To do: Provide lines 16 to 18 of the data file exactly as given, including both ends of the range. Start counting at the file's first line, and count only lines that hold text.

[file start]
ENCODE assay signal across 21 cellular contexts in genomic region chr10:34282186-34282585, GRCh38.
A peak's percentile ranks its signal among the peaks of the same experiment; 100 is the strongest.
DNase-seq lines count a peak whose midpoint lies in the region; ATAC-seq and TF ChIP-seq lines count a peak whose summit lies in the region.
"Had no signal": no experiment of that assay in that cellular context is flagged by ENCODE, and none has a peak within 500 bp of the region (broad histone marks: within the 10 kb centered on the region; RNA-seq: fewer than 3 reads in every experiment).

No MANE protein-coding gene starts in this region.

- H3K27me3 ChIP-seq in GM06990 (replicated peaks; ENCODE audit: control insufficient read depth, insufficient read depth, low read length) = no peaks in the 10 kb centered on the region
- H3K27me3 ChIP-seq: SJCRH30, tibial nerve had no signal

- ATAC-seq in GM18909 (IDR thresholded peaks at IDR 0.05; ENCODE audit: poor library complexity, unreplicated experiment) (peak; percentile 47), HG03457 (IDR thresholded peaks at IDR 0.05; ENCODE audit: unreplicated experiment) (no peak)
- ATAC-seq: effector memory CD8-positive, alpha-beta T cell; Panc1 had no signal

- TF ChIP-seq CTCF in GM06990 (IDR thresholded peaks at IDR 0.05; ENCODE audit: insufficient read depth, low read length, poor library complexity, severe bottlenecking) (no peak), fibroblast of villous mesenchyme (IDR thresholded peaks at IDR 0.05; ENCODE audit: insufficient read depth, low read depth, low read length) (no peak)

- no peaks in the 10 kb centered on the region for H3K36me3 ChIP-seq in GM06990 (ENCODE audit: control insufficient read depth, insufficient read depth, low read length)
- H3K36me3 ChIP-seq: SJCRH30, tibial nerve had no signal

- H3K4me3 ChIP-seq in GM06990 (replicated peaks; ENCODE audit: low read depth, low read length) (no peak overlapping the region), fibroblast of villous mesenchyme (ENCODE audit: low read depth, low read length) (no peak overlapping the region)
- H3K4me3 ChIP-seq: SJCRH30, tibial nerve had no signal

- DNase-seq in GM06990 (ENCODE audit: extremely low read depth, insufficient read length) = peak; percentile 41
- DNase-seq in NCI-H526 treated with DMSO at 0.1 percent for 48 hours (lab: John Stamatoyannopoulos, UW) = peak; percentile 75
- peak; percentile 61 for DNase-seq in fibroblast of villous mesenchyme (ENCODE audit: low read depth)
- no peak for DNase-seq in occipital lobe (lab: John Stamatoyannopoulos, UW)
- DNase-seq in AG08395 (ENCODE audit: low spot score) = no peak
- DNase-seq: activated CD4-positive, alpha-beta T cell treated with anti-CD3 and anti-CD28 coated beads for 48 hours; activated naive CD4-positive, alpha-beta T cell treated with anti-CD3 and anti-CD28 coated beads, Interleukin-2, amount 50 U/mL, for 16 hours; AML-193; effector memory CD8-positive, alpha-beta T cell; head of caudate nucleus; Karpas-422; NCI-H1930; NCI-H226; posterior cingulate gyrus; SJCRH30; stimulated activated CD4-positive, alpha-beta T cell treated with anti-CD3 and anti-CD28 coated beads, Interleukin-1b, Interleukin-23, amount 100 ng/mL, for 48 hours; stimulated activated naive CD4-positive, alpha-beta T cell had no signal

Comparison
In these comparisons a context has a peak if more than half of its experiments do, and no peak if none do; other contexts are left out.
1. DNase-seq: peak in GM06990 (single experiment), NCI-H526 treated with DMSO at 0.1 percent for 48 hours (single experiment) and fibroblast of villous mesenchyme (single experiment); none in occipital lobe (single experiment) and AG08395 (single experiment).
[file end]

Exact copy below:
- DNase-seq in NCI-H526 treated with DMSO at 0.1 percent for 48 hours (lab: John Stamatoyannopoulos, UW) = peak; percentile 75
- peak; percentile 61 for DNase-seq in fibroblast of villous mesenchyme (ENCODE audit: low read depth)
- no peak for DNase-seq in occipital lobe (lab: John Stamatoyannopoulos, UW)